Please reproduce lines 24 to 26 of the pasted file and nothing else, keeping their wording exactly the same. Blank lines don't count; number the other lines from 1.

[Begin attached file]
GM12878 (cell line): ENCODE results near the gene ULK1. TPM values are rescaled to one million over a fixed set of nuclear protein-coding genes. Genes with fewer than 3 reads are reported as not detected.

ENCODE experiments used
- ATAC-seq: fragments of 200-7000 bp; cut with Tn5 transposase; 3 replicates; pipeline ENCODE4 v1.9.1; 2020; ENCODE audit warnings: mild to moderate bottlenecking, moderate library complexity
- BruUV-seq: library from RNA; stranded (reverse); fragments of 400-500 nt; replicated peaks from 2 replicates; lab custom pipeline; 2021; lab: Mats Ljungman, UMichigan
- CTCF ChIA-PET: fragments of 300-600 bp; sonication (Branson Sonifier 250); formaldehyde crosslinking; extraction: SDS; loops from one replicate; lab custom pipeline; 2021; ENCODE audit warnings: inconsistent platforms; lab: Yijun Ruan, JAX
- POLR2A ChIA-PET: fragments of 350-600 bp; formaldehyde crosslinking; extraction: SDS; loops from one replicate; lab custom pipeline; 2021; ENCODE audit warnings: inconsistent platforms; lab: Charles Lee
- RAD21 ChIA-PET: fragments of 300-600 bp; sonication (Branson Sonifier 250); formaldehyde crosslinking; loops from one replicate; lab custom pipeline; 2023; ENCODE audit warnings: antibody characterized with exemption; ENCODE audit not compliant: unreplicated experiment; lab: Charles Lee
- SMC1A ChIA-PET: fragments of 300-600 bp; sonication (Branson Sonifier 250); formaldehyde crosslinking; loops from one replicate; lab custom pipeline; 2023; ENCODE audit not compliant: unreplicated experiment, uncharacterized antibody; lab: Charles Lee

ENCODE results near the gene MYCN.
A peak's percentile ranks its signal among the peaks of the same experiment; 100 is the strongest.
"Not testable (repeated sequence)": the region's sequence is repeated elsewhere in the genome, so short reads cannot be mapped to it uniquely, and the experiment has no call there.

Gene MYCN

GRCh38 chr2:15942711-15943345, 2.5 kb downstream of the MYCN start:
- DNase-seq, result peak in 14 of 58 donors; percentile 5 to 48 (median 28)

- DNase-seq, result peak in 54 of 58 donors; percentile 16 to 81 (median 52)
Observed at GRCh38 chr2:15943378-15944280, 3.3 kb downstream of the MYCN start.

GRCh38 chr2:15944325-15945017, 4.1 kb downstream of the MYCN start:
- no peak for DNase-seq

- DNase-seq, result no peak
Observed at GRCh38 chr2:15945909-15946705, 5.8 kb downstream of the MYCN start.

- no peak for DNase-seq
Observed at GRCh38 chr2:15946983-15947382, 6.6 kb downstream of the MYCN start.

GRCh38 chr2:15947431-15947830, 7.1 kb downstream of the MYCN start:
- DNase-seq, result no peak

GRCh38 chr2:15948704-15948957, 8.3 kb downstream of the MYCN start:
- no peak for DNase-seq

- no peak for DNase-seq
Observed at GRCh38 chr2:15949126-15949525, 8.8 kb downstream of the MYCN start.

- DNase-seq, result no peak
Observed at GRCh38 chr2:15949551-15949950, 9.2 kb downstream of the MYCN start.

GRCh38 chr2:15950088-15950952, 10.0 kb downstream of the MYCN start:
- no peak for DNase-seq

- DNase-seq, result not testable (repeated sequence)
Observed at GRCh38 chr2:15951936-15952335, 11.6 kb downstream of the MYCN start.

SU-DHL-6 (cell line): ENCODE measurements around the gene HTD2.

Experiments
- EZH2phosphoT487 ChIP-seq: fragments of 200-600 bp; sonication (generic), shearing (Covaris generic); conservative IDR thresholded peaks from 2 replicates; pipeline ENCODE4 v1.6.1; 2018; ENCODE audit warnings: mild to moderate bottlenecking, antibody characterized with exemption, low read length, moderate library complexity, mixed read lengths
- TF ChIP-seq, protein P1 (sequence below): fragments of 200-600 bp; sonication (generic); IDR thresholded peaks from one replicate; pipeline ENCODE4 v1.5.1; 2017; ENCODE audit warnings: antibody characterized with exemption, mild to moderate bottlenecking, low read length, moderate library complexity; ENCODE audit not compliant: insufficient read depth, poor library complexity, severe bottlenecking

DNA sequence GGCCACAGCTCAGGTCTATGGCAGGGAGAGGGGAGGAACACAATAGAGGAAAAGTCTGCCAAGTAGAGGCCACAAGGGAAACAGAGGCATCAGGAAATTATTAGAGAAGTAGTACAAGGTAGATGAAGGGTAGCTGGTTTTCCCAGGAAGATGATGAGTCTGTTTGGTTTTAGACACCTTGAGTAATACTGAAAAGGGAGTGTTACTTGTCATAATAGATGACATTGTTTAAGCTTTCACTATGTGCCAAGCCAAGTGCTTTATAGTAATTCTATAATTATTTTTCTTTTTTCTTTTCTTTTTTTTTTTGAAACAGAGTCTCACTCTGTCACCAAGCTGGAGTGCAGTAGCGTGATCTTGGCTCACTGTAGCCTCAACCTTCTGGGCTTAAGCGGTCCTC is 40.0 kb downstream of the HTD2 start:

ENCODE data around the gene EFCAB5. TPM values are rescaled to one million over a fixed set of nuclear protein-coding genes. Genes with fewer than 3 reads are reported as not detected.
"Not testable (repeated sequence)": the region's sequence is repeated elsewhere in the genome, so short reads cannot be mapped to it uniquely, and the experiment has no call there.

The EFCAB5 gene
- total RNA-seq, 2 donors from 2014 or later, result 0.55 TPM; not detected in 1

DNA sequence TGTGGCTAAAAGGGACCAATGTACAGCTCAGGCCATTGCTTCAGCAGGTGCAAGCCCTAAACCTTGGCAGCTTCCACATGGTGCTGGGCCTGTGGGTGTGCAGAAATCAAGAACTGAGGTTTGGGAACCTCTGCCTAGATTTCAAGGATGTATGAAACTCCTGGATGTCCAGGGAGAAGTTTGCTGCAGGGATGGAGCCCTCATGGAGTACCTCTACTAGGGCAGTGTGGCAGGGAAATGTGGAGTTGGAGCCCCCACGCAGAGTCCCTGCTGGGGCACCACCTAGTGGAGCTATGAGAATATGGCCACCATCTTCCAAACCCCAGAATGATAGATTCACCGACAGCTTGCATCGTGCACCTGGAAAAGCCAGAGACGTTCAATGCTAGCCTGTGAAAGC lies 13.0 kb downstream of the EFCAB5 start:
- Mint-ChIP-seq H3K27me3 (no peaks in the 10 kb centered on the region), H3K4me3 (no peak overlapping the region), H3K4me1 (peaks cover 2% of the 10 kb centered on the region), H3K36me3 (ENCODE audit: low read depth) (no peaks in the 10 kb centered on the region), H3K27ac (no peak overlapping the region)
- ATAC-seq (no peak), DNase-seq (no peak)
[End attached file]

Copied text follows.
- DNase-seq, result no peak

GRCh38 chr2:15948704-15948957, 8.3 kb downstream of the MYCN start:
- no peak for DNase-seq